One of the books was from my mom. She had handled the situation well. She hadn’t looked shocked or hurt, nor did she sit down with me and try to argue about God. But she did give me an old book, Who Moved the Stone? by Frank Morison. Morison was a lawyer who thought the resurrection of Jesus was ridiculous, and he set out to prove it never happened.
By the time he finished writing the book, Morison had become a Christian, and after reading it, I was also teetering on the edge of faith. At the end of the summer, my brother Larry called from the Chicago area where he was attending seminary at Trinity International University. He was taking a course in apologetics and wondered if I’d like to live at his apartment and sit in on the class.
The next day I boarded a train from New York City to Chicago for the 18-hour ride. During the trip I thought about Jeremiah 29:13—that if someone seeks God with their whole heart, they will find Him. I told the Christian God, “You promised in the Bible that if I search for You with all my heart I will find You. I have searched for You for two years with every ounce of my being, but I have not found You. If I do not find You during this apologetics course, then I will know that You do not exist.”
I didn’t see any point in living if God didn’t exist, so I brought extra money with me to go somewhere—anywhere—to have a fling and then kill myself. I was done with a life without meaning and without hope, and I was done with pretense and hypocrisy.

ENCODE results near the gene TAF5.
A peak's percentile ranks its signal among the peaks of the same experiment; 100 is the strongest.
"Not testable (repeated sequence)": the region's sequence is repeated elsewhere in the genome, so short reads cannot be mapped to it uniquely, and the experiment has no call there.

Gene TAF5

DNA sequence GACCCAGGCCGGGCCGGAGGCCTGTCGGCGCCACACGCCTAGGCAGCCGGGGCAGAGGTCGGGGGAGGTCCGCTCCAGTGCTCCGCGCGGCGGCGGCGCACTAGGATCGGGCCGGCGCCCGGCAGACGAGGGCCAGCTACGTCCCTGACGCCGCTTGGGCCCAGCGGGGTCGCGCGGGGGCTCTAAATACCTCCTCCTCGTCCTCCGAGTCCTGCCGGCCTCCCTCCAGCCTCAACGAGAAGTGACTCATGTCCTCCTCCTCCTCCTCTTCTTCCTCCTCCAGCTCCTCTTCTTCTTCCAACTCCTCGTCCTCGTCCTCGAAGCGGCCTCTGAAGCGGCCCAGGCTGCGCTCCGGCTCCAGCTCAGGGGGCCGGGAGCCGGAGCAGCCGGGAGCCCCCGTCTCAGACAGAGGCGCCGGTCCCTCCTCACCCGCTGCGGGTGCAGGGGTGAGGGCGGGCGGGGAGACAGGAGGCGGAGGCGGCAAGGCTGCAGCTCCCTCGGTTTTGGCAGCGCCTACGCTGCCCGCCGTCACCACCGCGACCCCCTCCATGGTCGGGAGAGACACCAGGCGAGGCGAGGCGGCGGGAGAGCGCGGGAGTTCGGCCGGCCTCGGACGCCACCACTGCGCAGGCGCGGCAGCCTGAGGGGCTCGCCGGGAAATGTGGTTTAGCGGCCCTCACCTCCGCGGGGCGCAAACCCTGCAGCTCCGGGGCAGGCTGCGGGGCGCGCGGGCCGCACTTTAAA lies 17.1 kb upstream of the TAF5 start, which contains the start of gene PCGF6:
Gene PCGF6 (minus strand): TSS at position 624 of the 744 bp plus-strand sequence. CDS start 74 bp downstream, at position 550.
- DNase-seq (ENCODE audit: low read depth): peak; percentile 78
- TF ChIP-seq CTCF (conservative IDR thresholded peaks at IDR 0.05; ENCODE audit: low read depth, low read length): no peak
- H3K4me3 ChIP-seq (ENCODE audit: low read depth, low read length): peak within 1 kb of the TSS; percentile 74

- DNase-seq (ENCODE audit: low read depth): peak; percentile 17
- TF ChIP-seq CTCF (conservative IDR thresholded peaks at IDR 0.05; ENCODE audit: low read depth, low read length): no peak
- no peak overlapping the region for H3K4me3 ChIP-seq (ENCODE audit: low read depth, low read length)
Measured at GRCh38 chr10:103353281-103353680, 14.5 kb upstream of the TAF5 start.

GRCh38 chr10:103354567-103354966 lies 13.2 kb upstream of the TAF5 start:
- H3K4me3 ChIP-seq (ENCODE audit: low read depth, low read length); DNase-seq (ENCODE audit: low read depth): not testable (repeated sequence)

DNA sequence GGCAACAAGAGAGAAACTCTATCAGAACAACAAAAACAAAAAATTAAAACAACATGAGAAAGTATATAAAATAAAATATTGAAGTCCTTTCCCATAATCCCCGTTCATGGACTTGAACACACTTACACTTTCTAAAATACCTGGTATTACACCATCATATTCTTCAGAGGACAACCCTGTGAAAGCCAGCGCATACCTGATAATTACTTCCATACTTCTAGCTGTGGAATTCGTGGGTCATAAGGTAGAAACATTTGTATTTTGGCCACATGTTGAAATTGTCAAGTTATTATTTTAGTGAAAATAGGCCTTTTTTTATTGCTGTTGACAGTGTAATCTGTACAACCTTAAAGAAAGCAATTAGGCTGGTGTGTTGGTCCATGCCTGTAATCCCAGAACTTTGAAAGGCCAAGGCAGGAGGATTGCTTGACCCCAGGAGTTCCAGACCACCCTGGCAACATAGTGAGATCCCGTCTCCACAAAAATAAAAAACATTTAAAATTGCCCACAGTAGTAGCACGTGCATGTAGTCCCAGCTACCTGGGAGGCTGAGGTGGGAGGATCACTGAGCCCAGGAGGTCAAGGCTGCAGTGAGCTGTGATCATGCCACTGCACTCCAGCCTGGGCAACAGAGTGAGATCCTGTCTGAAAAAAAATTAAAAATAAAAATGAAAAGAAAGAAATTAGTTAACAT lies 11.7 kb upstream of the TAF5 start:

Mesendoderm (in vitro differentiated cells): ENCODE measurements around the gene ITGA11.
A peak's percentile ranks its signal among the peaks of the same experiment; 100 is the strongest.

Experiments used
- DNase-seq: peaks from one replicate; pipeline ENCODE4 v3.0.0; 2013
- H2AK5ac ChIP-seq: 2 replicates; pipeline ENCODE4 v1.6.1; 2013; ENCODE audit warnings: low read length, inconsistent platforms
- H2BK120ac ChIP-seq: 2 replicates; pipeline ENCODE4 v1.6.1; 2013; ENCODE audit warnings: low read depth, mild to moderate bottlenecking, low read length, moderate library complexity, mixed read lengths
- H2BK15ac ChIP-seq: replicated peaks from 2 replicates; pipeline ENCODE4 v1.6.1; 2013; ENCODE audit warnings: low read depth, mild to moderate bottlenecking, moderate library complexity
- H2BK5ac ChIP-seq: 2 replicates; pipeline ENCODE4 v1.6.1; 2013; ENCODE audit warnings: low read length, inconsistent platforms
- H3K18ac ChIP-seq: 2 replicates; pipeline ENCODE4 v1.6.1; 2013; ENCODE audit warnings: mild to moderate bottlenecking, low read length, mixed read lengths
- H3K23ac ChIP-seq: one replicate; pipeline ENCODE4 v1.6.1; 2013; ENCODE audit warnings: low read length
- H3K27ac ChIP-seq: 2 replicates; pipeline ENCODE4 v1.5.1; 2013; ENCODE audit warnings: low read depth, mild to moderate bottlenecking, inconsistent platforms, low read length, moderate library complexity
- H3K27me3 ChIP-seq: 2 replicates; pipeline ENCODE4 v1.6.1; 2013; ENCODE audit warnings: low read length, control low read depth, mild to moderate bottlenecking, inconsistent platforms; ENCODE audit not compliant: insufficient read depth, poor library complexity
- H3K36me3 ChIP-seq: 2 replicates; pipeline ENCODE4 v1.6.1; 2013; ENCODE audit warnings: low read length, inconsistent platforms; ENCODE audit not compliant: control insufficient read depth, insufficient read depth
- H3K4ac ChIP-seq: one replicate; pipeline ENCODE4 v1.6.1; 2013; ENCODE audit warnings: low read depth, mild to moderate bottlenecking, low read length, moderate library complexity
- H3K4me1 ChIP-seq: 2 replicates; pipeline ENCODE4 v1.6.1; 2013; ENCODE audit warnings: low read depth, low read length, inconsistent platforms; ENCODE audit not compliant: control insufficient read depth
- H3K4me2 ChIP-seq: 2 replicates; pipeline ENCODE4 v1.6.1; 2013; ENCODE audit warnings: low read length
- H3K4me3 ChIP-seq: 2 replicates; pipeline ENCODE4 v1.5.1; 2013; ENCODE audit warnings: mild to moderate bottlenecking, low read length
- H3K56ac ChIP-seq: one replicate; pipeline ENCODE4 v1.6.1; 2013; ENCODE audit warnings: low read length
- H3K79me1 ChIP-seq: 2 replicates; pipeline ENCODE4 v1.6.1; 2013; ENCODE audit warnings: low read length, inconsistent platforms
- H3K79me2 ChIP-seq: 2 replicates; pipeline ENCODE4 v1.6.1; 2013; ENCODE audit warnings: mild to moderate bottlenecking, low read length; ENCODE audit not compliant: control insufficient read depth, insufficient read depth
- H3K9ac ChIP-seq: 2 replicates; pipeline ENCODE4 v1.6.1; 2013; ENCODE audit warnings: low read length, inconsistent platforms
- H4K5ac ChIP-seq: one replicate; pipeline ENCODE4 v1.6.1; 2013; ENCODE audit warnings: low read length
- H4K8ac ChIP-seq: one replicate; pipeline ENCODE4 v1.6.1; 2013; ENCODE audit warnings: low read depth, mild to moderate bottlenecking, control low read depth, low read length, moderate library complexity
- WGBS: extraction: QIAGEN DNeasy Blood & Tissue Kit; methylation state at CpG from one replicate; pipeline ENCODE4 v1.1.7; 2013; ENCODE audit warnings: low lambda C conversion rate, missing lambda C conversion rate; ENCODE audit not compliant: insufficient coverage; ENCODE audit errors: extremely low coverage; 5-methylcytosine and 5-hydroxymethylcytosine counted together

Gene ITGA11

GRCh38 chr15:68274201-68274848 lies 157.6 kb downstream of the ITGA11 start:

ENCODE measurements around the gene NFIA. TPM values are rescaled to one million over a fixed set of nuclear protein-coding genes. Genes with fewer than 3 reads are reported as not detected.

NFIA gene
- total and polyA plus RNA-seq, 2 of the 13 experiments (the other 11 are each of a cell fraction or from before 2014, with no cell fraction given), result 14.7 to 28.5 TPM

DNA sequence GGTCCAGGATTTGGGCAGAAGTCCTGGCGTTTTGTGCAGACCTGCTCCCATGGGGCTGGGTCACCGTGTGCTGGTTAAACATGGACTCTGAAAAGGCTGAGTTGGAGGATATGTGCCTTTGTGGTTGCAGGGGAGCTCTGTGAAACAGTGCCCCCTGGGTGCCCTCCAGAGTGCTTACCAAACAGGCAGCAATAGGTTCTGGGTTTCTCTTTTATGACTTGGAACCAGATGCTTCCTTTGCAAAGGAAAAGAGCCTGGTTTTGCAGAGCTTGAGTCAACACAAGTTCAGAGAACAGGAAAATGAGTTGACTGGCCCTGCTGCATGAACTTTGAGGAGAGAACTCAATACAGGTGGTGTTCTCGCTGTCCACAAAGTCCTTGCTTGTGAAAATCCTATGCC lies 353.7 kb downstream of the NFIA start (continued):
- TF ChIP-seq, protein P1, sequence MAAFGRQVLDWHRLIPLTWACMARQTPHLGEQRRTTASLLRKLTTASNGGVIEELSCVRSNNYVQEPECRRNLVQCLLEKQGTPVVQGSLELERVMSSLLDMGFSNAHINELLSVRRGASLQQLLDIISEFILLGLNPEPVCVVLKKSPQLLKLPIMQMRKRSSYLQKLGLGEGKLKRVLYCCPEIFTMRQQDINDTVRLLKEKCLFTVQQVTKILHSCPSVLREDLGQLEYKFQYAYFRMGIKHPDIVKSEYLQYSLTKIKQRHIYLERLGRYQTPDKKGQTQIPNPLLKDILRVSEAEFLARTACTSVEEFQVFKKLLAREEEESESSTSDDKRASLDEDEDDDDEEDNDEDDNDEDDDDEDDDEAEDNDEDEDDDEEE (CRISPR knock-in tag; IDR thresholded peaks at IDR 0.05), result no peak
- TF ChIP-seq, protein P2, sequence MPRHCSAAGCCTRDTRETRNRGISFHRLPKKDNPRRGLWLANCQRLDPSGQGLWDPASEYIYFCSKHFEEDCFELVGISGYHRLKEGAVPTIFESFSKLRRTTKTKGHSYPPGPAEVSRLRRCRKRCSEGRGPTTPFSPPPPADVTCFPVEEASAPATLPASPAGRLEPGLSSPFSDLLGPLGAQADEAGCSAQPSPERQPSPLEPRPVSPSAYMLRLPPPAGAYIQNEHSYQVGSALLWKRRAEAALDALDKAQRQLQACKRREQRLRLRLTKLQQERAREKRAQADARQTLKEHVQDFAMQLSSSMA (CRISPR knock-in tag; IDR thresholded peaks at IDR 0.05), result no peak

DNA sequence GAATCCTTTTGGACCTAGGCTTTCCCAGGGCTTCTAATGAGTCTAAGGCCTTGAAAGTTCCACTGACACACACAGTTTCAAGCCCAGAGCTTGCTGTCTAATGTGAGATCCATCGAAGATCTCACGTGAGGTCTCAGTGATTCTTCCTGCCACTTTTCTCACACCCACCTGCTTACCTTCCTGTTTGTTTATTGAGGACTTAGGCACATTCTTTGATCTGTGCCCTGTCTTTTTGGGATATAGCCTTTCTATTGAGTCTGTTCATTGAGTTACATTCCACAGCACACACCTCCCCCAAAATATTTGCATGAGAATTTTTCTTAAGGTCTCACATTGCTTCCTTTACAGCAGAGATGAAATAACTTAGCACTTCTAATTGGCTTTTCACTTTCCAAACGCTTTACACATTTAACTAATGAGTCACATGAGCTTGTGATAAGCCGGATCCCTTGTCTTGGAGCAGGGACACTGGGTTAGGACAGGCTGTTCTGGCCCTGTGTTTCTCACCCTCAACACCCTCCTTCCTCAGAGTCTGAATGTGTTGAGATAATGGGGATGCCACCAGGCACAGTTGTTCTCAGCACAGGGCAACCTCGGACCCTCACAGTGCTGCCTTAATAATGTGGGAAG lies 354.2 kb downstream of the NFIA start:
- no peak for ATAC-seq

I sat in on two weeks of the three-week master’s level course. The instructor took us through various cosmological arguments for the existence of God. I poured over the textbook every waking hour when I wasn’t in class. After class I often went to the front and argued with the professor.
In the end, the instructor made a compelling defense for the existence of God, and that was what I needed. God finally made sense to me! At the end of the course, sprawled on my brother’s couch, it suddenly hit me that I had come to faith. Now I had a decision to make. Would I follow God or go my own way? It was not a hard decision. I had wanted God all along. I repented of my sin and gave myself to the Lord, and I have never regretted it. Getting to know Him has been so beyond anything I have ever dreamed of.
I went on to attend Trinity International University for my master’s degree, and that’s where I met my husband. In 1986, we became missionaries to China, where atheism has a stronghold. And for almost three decades, God used my two years of doubting to make me an effective evangelist. While my husband taught English, I led discussion groups for college students with the purpose of evangelism. Most of the students who came to the discussion groups thought God was a myth.
In July, we moved back to the U.S., and God has allowed me to share my testimony many times. When people question God’s existence, I say: “Don’t stop seeking. I sought the Lord with all of my heart. And I found Him—just like He promised I would.” ©The Author
Grace Jacob* is a former missionary to China. She is using a pen name for security purposes.